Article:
God is working in us to conform us to Christ. He cannot work in us unless He has first work for us, and He cannot work through us unless He works in us.

God shows us many example of this principle.

Moses – God spent 40 years working in him before He could work through him. at the beginning of his ministry, Moses was hasty and depended on his own strength. He killed an Egyptian and had to flee Egypt. But during those 40 years as a humble shepherd in the desert, he experienced God’s working in his life, a working that prepared him for 40 more years of magnificent service.

Joseph – he suffered for 13 years before God put him on the throne of Egypt, second to Pharaoh.

David – was anointed king when he was a youth, but did not gain the throne until he had suffered many years as an exile.

Paul – he spent 3 years in Arabia after conversion, experiencing God’s deeper work to prepare him for his ministry.

Let God do the work in us and my next point is:


In nature, lightning and thunder present a striking illustration of the relationship between faith and works. When lightning flashes across the sky, we know that the roar of thunder will follow. Without lightning, there would be no thunder, because the one is the cause of the other.

In the same manner that thunder contributes nothing to lightning, good works add nothing to our salvation. Rather, they are the “sound” of faith and will follow every genuine conversion experience. The one without the other is not the real thing.

We are “created in Christ unto good works.” We are saved unto good works.

The famous theologian John Calvin wrote, “It is faith alone that justifies, but faith that justifies can never be alone.” James chapter 2 points out that saving faith always results in a changed life. It is not enough to say that we have faith; we must demonstrate this faith by our works. I believe, a changed life is a powerful life that can release bondages and destroy strongholds.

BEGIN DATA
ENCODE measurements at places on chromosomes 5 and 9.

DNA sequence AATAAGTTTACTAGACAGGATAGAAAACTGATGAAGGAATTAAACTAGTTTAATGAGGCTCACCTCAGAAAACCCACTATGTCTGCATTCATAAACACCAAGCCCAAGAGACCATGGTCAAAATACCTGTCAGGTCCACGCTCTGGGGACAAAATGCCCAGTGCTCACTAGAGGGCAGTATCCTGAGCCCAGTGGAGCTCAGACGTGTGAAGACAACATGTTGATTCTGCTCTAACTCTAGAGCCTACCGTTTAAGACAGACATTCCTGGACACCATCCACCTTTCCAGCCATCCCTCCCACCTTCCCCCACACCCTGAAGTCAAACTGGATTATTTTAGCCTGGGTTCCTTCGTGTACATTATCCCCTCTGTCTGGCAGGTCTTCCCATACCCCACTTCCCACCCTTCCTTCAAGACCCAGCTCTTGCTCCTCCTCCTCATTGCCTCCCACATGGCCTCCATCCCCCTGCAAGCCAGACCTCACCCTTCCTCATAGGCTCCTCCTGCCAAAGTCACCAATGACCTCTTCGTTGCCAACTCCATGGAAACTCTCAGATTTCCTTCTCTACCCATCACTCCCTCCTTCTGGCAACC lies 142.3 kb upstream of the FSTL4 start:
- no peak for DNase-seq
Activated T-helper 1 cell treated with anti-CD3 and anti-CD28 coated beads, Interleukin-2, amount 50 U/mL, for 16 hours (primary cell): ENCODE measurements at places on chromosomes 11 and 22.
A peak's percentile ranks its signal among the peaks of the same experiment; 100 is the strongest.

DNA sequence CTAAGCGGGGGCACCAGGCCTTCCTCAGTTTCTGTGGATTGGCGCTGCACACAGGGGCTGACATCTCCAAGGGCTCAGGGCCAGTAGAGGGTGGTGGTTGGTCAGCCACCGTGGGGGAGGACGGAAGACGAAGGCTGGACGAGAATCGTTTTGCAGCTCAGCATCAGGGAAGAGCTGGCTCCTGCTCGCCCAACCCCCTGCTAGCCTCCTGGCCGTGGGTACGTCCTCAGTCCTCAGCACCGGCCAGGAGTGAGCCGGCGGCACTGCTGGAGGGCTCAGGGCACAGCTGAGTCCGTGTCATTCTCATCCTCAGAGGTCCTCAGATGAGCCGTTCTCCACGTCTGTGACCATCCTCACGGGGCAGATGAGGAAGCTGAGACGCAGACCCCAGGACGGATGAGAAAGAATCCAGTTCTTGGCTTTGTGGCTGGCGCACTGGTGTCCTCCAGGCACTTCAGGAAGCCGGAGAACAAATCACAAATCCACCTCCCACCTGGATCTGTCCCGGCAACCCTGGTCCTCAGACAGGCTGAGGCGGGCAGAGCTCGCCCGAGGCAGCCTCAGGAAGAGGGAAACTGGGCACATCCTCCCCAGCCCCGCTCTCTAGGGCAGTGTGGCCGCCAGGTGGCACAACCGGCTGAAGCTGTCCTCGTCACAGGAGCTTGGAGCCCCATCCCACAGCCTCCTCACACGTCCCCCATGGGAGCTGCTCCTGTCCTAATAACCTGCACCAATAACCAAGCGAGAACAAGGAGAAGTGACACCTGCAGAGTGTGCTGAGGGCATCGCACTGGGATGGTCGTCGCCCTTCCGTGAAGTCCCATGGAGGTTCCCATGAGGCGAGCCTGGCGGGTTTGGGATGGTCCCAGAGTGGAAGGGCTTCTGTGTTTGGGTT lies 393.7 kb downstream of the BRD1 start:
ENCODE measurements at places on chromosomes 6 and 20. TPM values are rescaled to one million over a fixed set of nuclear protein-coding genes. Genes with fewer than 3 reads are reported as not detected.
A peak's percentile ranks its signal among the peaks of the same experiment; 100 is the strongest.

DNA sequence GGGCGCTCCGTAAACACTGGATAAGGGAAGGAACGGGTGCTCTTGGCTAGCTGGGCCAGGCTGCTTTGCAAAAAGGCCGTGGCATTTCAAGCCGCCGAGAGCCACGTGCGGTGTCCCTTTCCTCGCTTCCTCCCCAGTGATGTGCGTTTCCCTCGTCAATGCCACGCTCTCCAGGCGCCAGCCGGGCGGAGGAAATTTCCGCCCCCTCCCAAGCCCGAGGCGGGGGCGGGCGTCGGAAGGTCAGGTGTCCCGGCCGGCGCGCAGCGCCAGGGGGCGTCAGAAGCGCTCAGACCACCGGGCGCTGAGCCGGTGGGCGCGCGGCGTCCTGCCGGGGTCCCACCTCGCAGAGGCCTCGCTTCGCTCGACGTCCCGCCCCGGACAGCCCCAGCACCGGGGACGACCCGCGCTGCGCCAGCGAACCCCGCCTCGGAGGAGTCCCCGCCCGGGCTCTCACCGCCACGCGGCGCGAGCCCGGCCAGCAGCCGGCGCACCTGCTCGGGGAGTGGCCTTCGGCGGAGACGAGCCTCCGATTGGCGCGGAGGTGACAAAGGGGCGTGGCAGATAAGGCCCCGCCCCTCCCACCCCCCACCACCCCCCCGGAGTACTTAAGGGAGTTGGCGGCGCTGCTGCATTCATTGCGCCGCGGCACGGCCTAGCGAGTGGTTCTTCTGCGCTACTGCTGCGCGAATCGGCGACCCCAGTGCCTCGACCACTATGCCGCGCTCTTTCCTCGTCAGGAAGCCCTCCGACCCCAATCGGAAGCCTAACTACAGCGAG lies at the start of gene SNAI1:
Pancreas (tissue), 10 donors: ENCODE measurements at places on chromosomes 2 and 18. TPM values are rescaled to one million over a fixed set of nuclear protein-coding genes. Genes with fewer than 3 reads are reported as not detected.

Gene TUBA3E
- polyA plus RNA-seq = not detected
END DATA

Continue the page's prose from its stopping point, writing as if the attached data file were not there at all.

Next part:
The Bible speaks of many different kinds of works.

–         The works of the law which cannot save. Gal. 2: 16

–         The works of the flesh. Gal. 5: 19

–         The works of darkness. Rom. 13: 12

–         Dead works. Heb. 6: 1

–         Works of righteousness. Titus 3: 5

Matthew. 5: 16 says, “Let your light so shine before men, that they may see your good works and glorify your Father which is in heaven”

The Word of God instructs us to:

–         Abound in every good work. . 2 Corinthians. 9: 8 “And God is able to bless you abundantly, so that in all things at all times, having all that you need, you will abound in every good work

–         Be fruitful in every good work. Col. 1: 10 “so that you may live a life worthy of the Lord and please him in every way: bearing fruit in every good work, growing in the knowledge of God,”

–         Be thoroughly equipped for every good work. 2 Timothy. 3: 17 “so that the servant of God may be thoroughly equipped for every good work.”

–         Be zealous of good works. Titus 2: 14 “who gave himself for us to redeem us from all wickedness and to purify for himself a people that are his very own, zealous to do what is good.”

Why should we abound, be fruitful, be equipped and be zealous for good works?

–         Good works are the results of the work of God in our hearts. Philippians 2: 13 – “It is God which worketh in you both to will and to do of His good pleasure.”

–         They are the evidence that we have been born again. Matthew 7: 21, “Not everyone that saith unto me, ‘Lord, Lord,’ shall enter into the kingdom of heaven; but he that doeth the will of my Father which is in heaven.”

–         They are a testimony to the lost. 1 Peter 2: 12, “Live such good lives among the pagans that, though they accuse you of doing wrong, they may see your good deeds and glorify God on the day he visits us.”